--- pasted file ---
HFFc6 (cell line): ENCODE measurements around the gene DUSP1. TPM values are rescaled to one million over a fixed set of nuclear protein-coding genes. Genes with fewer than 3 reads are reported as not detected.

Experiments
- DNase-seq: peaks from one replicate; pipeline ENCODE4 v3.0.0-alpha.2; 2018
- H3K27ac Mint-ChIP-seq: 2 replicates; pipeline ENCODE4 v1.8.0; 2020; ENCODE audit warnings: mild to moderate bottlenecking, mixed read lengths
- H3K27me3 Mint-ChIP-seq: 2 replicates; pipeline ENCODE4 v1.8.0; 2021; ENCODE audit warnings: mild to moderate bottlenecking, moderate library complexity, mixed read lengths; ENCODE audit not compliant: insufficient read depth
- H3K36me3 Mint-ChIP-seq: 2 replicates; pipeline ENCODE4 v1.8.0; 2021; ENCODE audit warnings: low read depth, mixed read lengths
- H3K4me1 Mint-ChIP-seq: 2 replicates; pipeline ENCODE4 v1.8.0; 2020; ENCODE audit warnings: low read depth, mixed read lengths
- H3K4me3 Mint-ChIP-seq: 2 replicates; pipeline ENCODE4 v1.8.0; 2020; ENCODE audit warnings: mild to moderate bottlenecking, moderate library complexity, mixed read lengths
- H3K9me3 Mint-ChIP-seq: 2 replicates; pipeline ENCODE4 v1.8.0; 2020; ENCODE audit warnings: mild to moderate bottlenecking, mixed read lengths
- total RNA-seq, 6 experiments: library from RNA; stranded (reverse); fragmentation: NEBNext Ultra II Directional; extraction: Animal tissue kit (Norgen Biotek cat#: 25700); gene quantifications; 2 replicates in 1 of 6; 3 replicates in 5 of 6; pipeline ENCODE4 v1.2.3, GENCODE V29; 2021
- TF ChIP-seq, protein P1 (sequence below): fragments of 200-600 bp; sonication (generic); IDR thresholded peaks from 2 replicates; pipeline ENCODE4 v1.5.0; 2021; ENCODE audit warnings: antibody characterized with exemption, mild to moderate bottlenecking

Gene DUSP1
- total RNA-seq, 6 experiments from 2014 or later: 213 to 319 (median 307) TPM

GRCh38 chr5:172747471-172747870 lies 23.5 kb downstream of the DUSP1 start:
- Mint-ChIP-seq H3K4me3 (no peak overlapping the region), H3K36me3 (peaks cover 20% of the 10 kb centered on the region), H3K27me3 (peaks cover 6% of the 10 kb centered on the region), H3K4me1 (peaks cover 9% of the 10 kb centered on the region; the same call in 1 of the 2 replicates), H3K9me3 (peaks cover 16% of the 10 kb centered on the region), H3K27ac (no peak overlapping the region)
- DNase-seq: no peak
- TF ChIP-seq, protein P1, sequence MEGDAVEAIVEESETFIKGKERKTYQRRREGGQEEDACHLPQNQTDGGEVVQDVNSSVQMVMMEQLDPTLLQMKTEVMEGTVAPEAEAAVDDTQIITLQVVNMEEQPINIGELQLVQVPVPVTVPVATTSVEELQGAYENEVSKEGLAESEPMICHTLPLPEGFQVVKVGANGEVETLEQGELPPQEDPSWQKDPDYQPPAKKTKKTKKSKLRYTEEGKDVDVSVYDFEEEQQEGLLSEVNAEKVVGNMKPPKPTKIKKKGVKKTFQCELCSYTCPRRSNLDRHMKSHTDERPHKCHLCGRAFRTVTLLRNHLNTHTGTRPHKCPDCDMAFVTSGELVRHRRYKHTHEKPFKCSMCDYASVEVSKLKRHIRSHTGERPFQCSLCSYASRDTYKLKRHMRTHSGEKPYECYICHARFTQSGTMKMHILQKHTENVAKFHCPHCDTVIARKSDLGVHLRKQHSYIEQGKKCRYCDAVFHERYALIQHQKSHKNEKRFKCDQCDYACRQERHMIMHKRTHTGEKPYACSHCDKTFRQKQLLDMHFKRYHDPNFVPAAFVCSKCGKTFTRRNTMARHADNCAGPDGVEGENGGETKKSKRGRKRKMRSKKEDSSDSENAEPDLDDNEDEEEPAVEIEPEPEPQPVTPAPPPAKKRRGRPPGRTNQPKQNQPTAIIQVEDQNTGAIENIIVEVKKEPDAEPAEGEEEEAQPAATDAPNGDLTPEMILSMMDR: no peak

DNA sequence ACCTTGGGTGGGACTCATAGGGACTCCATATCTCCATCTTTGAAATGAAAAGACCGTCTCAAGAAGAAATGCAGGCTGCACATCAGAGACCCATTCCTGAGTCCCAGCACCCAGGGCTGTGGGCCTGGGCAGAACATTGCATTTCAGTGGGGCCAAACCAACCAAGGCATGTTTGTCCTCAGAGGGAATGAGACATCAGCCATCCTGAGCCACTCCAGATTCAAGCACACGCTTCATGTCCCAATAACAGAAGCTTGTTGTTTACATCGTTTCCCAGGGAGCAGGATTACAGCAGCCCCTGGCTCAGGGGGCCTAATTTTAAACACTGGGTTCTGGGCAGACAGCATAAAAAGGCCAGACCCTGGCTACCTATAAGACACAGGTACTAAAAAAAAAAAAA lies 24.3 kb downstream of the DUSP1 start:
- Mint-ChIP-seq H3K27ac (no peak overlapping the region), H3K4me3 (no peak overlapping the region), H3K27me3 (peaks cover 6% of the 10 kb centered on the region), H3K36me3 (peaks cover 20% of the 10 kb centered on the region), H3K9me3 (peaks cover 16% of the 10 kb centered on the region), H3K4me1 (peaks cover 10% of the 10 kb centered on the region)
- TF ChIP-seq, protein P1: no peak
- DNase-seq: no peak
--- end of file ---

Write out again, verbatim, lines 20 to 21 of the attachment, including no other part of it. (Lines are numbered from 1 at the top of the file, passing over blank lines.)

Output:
- TF ChIP-seq, protein P1: no peak
- DNase-seq: no peak